Snapchat has released a major change to the way it operates. The disappearing content platform, one of the fastest growing social networks globally and wildly popular among Millennials, has endeared itself to users by providing a fun, fresh take on social interaction - you take a picture, choose how long it exists, then send - the viewer then needs to hold their finger on the screen to keep the image/content active. Once they lift their finger, the content is gone. But not anymore. In an update announced on Snapchat's blog, "Ghostface Chillah" and crew have unveiled a series of changes including one of some significance - switching to tap-to-view, meaning users now only need to tap once rather than hold a finger down on screen to view content.
In practical terms, the update makes perfect sense - even CEO Evan Spiegel has acknowledged that keeping your finger on screen for an extended period of time can be an annoyance. But at the same time, it's quirks and differences like this that have played a big part in Snapchat's growth. So will tap-to-view help or hinder the Snapchat user experience?
In the official announcement, the Snapchat team acknowledged that the updated user experience may take "a little getting used to for anyone who's been Snapchatting for a while".
The change was announced amid a group of updates to the app, including:
- The addition of "Add Nearby", a quick and easy way to add Snapchat friends while you're hanging out with them. Add Nearby shows you any users near you who also have the Add Nearby screen open - it's not constantly tracking your location and users around you, only those who have that specific section of the app open in your region at any one time. The addition is designed to make it easy to add friends around you, without being intrusive and enabling users to add random locals they don't know
- Snapcodes has been upgraded, enabling users to add a selfie to the center of their personal Snapcode, making it easier for friends to recognize that it's you. Snapchat has also added functionality to use Snapcodes via screenshots, another means of streamlining the use of the Snapcodes functionality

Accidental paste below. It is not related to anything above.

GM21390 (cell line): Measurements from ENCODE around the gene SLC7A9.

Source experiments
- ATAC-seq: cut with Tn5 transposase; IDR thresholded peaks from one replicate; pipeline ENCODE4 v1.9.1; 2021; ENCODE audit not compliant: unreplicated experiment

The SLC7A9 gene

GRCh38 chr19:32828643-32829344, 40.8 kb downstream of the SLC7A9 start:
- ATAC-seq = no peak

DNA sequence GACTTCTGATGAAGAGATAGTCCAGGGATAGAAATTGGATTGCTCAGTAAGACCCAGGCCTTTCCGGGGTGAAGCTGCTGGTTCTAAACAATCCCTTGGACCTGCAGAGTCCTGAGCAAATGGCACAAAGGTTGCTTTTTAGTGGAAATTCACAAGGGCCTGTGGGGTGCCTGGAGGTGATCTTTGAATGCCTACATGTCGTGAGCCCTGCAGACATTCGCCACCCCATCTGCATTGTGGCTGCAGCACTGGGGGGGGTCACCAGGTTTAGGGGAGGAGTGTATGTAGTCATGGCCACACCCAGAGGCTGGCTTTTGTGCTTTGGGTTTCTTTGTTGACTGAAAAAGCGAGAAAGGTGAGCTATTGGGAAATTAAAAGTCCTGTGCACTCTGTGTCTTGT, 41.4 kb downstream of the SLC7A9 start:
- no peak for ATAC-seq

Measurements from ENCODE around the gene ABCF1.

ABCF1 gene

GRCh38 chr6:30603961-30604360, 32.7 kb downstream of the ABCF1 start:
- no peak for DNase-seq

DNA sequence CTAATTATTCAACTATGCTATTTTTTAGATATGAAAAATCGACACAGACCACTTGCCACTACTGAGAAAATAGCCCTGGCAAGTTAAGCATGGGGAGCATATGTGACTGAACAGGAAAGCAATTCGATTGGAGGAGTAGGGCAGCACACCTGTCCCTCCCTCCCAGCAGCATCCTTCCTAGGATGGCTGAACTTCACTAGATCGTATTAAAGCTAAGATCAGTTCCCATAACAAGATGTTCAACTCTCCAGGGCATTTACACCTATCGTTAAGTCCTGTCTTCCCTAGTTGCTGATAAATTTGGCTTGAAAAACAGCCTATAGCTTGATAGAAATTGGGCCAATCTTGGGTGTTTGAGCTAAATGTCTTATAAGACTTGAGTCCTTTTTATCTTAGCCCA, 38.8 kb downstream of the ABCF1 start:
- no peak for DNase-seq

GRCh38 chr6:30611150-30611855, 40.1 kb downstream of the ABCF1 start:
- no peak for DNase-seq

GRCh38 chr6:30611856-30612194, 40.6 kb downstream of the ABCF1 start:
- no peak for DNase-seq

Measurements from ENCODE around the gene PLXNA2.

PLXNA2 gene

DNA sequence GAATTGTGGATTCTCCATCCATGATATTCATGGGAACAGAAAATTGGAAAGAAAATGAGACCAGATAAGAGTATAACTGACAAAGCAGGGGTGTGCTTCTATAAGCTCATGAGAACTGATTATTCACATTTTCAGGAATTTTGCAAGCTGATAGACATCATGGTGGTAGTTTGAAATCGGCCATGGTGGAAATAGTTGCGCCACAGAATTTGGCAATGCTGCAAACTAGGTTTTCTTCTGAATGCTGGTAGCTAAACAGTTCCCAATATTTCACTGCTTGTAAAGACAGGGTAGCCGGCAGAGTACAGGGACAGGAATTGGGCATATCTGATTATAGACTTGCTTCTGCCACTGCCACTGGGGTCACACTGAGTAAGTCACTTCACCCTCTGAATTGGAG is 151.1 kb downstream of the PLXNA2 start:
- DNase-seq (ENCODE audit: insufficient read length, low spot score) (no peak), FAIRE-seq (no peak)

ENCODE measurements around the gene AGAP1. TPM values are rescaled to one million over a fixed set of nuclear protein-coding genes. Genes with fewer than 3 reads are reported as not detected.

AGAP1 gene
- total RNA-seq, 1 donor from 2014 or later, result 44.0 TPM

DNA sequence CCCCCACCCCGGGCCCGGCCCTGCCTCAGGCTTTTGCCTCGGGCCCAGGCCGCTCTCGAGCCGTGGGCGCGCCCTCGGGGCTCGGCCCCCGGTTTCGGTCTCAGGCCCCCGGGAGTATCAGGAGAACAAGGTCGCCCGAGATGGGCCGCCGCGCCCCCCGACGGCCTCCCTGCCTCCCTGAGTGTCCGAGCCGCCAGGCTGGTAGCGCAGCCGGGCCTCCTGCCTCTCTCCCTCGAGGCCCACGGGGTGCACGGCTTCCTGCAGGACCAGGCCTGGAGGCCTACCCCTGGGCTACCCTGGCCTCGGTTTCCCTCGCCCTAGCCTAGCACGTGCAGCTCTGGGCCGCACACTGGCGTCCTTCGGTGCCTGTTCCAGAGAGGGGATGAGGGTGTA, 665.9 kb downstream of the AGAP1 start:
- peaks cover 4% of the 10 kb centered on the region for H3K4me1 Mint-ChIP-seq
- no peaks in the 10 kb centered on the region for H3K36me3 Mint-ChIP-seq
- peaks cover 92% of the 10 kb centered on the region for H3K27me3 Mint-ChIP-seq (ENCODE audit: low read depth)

- The team also updated users on the added capability of two-factor authentication, which Snapchat added recently, increasing security of Snapchat user accounts.
But the big one was obviously the Snapchat viewing functionality. And logically, it seems like it should be a no-brainer, it's another step towards making Snapchat more widely accessible with a view to expanding their user-base. But there is something about the original process that may cause an effect on users.
Touching the Void
Snapchat recently revealed that the app now has more than 100 million daily active users viewing two billion mobile videos every day. Amid this growing user base, Snapchat has reported that it's 'Our Story' content - collections of snaps submitted by users relating to events that disappear after 24 hours - is often receiving millions, even tens of millions, of views. The engagement levels on Snapchat are amazing - but one of the contributing factors to this is the requirement that users keep a finger on screen while viewing. The only way to view Snapchat content is to watch it through, then it's gone. The fact that you can only view it once no doubt leads to a lot more people watching the content in full, and holding your finger on screen is part of that experience - a physical connection to the content, in a way. So the question, with this update, as posed by Sam Sheffer at The Verge, is "will people pay less attention to snaps now that a finger doesn't have to be on the screen?"
This is the key query of this update - in all likelihood, people will adjust to the new system and continue on, but it is possible that holding your finger on screen to view the content could have more of an attachment factor than realized. While switching to tap-to-view should give Snapchat wider appeal, could wider appeal, or the perception of wider appeal, also work against an app that trades on intimacy and "secret" communications between individuals and groups?
Commercialization of Culture?
Earlier this year, at the Code Conference in California, Snapchat CEO Evan Spiegel talked about the possibility of removing the requirement of holding a finger on screen to view content. He noted that because there's a screenshot API now, the initial logic behind users having to keep a finger on screen - to stop them taking screenshots of what would be disappearing content - is no longer valid. Of course, the removal of such a requirement also opens the door for longer form content on the platform and a whole range of new possibilities, commercial and otherwise (in the same conversation Spiegel also spoke about a possible IPO). But Snapchat has long been all about the user experience, all about serving the needs of the community, rather than concerning itself with how to monetize that audience.
Could the move to tap-to-view be more in line with the app's wider commercial interests? Will people view and accept longer form content on Snapchat as a result? It'll be interesting to see the community responses to this latest update.